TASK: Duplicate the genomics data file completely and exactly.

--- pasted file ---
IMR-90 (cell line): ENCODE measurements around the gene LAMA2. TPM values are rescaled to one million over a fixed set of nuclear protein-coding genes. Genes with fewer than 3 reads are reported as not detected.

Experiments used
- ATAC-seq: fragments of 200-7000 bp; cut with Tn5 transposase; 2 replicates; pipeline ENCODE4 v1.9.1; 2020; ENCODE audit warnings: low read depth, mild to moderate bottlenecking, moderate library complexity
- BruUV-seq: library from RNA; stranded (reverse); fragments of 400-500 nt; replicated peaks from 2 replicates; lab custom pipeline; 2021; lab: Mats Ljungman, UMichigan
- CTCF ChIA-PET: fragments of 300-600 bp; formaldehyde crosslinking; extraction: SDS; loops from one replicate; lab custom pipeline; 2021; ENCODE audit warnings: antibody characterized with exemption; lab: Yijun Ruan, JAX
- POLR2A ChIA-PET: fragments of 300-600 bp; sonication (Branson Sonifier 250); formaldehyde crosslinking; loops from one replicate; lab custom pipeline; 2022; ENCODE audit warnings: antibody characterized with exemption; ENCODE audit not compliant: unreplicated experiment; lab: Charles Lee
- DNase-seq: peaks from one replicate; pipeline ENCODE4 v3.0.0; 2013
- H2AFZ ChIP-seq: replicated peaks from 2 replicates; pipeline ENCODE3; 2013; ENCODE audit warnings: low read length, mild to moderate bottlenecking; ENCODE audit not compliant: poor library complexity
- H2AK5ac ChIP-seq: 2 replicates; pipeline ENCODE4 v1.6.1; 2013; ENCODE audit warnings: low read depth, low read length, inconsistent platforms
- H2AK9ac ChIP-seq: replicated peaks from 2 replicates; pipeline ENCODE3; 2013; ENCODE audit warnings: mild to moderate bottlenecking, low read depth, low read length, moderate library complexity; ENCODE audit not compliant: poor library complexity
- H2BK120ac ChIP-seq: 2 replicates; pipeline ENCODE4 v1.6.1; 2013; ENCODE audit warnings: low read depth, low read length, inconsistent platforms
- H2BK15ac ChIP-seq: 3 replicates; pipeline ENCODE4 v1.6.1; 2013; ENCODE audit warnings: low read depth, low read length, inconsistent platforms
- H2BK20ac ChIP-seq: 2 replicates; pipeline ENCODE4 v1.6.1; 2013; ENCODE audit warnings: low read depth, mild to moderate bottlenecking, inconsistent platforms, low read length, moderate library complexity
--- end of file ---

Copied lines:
IMR-90 (cell line): ENCODE measurements around the gene LAMA2. TPM values are rescaled to one million over a fixed set of nuclear protein-coding genes. Genes with fewer than 3 reads are reported as not detected.

Experiments used
- ATAC-seq: fragments of 200-7000 bp; cut with Tn5 transposase; 2 replicates; pipeline ENCODE4 v1.9.1; 2020; ENCODE audit warnings: low read depth, mild to moderate bottlenecking, moderate library complexity
- BruUV-seq: library from RNA; stranded (reverse); fragments of 400-500 nt; replicated peaks from 2 replicates; lab custom pipeline; 2021; lab: Mats Ljungman, UMichigan
- CTCF ChIA-PET: fragments of 300-600 bp; formaldehyde crosslinking; extraction: SDS; loops from one replicate; lab custom pipeline; 2021; ENCODE audit warnings: antibody characterized with exemption; lab: Yijun Ruan, JAX
- POLR2A ChIA-PET: fragments of 300-600 bp; sonication (Branson Sonifier 250); formaldehyde crosslinking; loops from one replicate; lab custom pipeline; 2022; ENCODE audit warnings: antibody characterized with exemption; ENCODE audit not compliant: unreplicated experiment; lab: Charles Lee
- DNase-seq: peaks from one replicate; pipeline ENCODE4 v3.0.0; 2013
- H2AFZ ChIP-seq: replicated peaks from 2 replicates; pipeline ENCODE3; 2013; ENCODE audit warnings: low read length, mild to moderate bottlenecking; ENCODE audit not compliant: poor library complexity
- H2AK5ac ChIP-seq: 2 replicates; pipeline ENCODE4 v1.6.1; 2013; ENCODE audit warnings: low read depth, low read length, inconsistent platforms
- H2AK9ac ChIP-seq: replicated peaks from 2 replicates; pipeline ENCODE3; 2013; ENCODE audit warnings: mild to moderate bottlenecking, low read depth, low read length, moderate library complexity; ENCODE audit not compliant: poor library complexity
- H2BK120ac ChIP-seq: 2 replicates; pipeline ENCODE4 v1.6.1; 2013; ENCODE audit warnings: low read depth, low read length, inconsistent platforms
- H2BK15ac ChIP-seq: 3 replicates; pipeline ENCODE4 v1.6.1; 2013; ENCODE audit warnings: low read depth, low read length, inconsistent platforms
- H2BK20ac ChIP-seq: 2 replicates; pipeline ENCODE4 v1.6.1; 2013; ENCODE audit warnings: low read depth, mild to moderate bottlenecking, inconsistent platforms, low read length, moderate library complexity